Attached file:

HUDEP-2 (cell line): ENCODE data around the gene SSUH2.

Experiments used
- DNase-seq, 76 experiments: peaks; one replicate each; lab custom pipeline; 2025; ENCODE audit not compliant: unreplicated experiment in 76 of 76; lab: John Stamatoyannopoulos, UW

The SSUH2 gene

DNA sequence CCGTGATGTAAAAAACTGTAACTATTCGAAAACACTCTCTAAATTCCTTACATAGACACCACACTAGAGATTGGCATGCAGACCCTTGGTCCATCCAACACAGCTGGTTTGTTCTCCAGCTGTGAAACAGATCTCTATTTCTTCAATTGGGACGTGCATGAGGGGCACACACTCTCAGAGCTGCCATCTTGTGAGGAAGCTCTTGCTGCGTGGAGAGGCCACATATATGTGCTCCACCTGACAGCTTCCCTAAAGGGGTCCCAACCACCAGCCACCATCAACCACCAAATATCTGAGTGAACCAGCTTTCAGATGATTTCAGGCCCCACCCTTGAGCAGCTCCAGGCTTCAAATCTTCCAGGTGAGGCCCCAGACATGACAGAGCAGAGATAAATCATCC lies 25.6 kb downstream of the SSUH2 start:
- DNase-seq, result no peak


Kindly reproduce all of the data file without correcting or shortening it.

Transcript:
HUDEP-2 (cell line): ENCODE data around the gene SSUH2.

Experiments used
- DNase-seq, 76 experiments: peaks; one replicate each; lab custom pipeline; 2025; ENCODE audit not compliant: unreplicated experiment in 76 of 76; lab: John Stamatoyannopoulos, UW

The SSUH2 gene

DNA sequence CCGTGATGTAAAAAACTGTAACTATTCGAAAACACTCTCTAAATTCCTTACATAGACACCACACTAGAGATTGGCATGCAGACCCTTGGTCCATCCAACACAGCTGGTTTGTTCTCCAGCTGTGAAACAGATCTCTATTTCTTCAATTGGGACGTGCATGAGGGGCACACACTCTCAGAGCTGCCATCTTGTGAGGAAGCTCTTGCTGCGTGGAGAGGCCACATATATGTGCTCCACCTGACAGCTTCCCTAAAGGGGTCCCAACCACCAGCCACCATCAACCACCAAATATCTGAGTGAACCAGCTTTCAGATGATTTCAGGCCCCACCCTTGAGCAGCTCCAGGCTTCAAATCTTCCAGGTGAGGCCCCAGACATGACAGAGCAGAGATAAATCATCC lies 25.6 kb downstream of the SSUH2 start:
- DNase-seq, result no peak